The Facing the Modern exhibition is on at the National Gallery in London and is the product of Gemma Blackshaw’s mastermind. It is a fabulous exhibition made up of six rooms. As well as paintings, there are artefacts including Beethoven’s death mask! The New Viennese used portraiture to show their status and give them a sense of belonging. The exhibition takes the viewer through the story of the middle class and their rise and fall in regard to political power. It displays their hopes for the future and also their claims to the past. From Klimt to Schiele, there are some genius works to be seen. It is on until the 12th January 2014 and is well worth a visit.
When the home of 3 East End Levy sisters and a cutting-edge artist with a thing for plastic merge together, created is an eerie work of art and a fascinating domestic time capsule.
This is a piece by the Canadian artist Iain Baxter in which every piece of furniture, fixture and fitting is covered in polyethylene capsules. Its a kitsch domestic space that has become art. It is named ‘Rebecca’s Bagged Place’ – modern art at its best.
Its at Raven Row gallery in London and runs until 15th December.
Ralph Steadman is an aritst and illustrator who’s drawings are bilious, snarling and scary. He is America’s counter-culture Godfather of gonzo-journalism (a style including the reporter as part of the story via fist person narrative.)
He’s part of ‘The Cartoonist’ club in London and his work is wildly exuberant, often a grotesque distortion of peoples features.
Look out for his new book ‘Proud Too be Weirrd,’ although it will set you back a cool £250. You’ll find a collection of his drawings and reflections from smoking to the role of chances in life.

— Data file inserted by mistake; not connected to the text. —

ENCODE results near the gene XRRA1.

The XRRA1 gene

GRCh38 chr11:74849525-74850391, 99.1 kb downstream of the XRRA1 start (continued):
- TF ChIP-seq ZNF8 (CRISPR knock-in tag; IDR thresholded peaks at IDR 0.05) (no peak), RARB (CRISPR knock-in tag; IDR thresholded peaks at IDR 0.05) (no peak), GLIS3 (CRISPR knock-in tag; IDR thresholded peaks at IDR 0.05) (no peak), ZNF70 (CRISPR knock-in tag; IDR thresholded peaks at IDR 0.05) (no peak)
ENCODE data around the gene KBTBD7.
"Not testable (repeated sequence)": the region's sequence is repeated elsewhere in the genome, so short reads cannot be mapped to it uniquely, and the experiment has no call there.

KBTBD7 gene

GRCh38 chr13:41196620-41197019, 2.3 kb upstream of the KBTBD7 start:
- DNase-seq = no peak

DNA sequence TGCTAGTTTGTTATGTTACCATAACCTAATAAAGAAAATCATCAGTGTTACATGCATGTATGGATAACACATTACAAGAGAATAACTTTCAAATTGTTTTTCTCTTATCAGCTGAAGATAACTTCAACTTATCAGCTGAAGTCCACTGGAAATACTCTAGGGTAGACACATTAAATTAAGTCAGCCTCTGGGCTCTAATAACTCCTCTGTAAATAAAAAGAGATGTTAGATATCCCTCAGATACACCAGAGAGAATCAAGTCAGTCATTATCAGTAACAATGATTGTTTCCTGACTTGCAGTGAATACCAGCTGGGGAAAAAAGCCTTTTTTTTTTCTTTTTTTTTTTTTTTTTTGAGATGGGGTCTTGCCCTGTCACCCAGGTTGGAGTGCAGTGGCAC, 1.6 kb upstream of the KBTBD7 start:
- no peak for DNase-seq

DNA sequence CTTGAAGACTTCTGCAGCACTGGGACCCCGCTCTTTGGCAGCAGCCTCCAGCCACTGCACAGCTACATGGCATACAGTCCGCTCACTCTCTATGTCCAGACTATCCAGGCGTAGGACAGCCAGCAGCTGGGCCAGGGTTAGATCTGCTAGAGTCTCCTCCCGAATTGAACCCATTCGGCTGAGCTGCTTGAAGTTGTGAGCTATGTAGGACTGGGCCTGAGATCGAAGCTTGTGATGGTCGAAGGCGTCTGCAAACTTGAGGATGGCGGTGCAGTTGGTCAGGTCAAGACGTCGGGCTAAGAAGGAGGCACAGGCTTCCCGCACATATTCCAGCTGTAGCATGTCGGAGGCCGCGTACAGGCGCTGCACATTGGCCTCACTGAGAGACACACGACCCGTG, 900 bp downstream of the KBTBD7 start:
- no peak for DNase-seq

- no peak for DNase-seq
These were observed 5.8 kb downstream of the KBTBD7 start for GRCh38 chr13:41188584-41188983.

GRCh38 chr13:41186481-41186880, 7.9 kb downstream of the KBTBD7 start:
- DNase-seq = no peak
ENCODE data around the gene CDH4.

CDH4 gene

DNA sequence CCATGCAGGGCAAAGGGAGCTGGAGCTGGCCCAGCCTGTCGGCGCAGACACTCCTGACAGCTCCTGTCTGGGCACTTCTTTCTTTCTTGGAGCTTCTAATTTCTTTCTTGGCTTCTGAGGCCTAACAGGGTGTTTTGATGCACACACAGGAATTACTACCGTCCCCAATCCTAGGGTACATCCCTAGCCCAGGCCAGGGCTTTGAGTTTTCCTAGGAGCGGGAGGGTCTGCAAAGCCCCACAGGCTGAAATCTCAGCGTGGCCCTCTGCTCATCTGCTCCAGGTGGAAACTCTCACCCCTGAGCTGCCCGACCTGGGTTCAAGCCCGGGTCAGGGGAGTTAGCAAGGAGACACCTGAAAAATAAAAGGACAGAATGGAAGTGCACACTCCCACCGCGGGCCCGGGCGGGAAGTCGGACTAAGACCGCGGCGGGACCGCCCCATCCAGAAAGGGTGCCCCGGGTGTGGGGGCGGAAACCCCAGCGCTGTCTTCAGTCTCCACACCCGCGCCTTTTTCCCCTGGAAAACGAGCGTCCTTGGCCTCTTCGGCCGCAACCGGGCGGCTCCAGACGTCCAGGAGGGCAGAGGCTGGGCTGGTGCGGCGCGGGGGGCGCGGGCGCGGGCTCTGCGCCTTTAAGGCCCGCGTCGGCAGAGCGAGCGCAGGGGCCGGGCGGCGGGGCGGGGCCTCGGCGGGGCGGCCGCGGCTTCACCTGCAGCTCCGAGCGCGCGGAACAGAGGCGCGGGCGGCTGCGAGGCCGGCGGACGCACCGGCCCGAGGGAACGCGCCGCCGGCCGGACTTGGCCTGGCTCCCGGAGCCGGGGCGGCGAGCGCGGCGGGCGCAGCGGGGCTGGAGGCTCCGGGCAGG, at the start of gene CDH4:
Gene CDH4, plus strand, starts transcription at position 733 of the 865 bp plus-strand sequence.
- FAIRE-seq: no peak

Stumbled across the Belgian interior designer Axel Vervoordt. He has an amazing eye for creating the most beautiful art spaces. His spacial awareness is divine. One of his key elements are his unusual artefacts which make his spaces unique.
Why not look him up on Google or when you’re next at Waterstone’s. One of his books ‘Living with Light’ showcases recent projects where he mixes minimalism with beauty.
“Police seize painting of Putin and Medvedev in women’s underwear from a gallery in St Petersburg saying that the satirical display had broken unspecified laws. Russia has a law about insulting authorities, an offence that carries a maximum one year prison sentence.“ – Daily Telegraph August 2013
Art causes many controversies, whether it is in relation to political, social or economical issues. Even in the last few years, the art world has had its fair share of stories.
Damien Hirst’s exhibition in the Tate Modern, named his most successful solo show and the most popular in the Tate’s history, was said by critics to be perfect to accompany the 2012 London Olympics. However, not all agreed with this view many complained about the lack of talent on display. It was branded ‘meaningless’, ‘repetitive’ and ‘a dismal let down.’ The exhibition included some of his most famous pieces: spot paintings, pillbox collections and the diamond encrusted skull. Living animals were also included and caused controversy as flies were left to die in one of his pieces. Although, despite this negative feedback from some, nearly half a million people visited the exhibition, showing it was a great success, even if the outcome for some was an unfavourable response.